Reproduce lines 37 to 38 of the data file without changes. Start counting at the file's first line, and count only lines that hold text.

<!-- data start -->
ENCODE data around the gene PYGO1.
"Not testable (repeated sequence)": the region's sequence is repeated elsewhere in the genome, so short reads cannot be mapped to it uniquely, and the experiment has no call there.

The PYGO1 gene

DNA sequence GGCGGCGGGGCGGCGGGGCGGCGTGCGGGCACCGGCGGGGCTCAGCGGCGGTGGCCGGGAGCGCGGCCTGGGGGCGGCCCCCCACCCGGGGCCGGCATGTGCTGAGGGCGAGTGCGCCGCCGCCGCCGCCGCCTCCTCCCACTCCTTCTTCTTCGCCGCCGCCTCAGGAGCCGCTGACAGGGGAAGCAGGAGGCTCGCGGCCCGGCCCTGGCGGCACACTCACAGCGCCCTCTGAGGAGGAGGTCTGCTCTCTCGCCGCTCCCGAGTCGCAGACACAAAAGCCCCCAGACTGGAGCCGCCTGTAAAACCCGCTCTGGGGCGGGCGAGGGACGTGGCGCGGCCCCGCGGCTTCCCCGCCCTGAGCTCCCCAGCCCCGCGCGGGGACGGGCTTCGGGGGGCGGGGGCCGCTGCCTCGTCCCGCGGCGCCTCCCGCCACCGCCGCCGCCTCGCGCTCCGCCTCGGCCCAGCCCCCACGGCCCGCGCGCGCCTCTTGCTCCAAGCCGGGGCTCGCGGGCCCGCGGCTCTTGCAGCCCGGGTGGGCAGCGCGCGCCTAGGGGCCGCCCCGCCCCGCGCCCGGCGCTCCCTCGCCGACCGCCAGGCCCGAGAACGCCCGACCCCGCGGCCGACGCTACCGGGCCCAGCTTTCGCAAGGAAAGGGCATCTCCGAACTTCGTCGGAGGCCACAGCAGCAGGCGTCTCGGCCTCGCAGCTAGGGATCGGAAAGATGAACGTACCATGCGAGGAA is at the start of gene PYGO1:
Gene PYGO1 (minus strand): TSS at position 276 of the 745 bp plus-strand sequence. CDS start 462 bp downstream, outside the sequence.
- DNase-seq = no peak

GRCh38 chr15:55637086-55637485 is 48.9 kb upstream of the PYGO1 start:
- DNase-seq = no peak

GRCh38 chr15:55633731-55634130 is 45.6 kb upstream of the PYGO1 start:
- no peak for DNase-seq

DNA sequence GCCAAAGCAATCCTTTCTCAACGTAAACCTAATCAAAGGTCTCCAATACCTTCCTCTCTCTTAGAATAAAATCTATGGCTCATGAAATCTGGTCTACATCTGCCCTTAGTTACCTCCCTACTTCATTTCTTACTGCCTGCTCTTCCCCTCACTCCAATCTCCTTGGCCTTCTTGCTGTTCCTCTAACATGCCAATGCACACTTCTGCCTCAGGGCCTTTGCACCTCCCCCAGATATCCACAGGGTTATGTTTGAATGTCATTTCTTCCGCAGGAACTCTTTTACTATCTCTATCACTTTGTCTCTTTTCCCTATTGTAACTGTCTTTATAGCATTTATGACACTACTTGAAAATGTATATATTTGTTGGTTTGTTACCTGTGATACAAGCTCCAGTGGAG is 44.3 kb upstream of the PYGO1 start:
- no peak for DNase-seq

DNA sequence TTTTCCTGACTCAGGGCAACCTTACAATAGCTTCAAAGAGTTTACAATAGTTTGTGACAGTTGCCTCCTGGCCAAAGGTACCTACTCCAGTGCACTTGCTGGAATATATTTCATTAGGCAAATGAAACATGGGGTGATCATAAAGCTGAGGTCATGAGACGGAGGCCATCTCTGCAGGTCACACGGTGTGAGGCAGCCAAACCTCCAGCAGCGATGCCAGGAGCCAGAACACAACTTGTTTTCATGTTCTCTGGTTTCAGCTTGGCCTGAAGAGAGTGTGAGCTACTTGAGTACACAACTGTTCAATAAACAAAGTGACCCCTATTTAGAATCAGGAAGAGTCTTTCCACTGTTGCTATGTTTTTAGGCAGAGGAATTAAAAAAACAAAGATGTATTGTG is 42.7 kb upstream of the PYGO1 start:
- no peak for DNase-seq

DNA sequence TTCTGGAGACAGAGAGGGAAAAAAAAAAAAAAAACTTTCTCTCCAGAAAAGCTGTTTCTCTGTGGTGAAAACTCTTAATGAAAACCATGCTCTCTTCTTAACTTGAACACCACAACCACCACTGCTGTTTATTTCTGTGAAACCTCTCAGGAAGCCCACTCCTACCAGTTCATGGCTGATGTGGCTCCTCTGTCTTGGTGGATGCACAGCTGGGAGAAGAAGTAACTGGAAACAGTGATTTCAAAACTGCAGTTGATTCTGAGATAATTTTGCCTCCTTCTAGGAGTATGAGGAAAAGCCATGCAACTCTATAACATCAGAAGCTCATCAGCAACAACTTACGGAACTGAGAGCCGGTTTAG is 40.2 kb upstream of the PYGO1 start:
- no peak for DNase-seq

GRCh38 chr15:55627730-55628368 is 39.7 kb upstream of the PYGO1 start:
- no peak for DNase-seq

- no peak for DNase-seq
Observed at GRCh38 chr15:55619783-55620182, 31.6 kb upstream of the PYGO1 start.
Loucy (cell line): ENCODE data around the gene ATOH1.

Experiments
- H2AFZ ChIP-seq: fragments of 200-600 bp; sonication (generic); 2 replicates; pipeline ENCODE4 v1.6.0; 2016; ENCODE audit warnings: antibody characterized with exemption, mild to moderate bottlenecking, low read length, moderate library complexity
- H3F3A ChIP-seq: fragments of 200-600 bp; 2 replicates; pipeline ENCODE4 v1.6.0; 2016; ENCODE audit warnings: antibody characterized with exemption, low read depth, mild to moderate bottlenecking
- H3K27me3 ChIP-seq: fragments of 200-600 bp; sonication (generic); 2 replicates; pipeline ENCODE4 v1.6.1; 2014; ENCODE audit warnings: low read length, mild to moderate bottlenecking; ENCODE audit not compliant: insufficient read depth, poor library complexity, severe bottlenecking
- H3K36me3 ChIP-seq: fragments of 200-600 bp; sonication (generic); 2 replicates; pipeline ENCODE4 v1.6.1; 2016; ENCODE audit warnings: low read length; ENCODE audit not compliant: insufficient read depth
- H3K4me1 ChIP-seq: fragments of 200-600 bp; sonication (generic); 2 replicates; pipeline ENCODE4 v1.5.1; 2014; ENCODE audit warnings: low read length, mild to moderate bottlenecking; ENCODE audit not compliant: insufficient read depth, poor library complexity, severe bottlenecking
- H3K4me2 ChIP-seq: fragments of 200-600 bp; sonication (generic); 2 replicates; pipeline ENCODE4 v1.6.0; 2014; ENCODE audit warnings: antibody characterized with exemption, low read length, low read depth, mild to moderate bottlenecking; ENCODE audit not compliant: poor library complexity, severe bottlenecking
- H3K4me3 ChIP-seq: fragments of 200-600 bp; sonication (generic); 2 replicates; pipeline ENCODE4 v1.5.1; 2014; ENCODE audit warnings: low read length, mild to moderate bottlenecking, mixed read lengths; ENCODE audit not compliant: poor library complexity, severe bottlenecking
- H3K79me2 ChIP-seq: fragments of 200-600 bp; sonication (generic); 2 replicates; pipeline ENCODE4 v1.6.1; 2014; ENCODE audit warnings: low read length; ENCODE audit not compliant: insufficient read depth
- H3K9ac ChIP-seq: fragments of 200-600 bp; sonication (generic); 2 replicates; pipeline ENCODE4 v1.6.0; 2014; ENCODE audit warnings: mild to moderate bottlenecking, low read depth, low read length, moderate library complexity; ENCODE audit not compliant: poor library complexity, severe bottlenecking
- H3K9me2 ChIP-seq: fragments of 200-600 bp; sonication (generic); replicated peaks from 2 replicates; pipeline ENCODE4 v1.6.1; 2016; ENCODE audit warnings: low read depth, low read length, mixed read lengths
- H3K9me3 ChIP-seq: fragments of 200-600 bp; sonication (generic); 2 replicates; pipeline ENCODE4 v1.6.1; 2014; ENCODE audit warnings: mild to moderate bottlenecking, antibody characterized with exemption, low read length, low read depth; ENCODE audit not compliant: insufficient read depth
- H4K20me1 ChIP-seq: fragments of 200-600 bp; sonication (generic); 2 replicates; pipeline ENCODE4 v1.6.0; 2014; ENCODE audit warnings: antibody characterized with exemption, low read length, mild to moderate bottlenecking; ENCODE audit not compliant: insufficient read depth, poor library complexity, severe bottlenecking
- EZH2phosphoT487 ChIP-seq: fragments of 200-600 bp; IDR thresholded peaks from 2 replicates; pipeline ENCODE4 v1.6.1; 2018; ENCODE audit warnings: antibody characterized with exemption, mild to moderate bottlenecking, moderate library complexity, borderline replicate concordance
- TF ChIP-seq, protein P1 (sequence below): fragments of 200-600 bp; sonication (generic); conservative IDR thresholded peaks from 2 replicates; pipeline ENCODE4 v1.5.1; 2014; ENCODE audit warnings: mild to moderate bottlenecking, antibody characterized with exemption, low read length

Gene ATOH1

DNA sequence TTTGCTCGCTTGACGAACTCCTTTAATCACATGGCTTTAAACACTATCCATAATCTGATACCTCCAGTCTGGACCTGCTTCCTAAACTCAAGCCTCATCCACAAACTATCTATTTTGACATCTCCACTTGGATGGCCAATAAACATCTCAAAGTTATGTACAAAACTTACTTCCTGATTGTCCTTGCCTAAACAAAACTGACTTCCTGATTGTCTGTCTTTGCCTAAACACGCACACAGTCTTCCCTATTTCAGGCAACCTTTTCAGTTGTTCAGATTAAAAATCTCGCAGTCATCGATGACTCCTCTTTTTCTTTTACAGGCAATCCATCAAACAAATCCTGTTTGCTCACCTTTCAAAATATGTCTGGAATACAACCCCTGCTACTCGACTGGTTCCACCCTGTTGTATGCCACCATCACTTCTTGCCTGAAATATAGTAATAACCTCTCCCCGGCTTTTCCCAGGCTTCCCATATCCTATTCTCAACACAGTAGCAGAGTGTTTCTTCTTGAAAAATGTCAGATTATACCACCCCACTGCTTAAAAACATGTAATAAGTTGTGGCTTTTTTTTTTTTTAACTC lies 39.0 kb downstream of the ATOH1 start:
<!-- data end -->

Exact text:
Gene ATOH1

DNA sequence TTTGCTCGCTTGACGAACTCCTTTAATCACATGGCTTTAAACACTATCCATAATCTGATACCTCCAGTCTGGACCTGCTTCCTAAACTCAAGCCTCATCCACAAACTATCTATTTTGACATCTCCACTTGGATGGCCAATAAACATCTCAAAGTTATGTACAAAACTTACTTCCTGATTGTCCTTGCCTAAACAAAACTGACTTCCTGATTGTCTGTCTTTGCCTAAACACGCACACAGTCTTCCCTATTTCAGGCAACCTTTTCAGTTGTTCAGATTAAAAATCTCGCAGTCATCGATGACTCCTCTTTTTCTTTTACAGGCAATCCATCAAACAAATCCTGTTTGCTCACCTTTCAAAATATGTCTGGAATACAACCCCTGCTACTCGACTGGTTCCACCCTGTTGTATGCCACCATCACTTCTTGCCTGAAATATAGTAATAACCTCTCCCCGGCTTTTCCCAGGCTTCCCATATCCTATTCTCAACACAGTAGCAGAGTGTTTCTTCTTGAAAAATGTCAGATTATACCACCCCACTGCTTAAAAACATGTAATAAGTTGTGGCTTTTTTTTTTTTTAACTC lies 39.0 kb downstream of the ATOH1 start: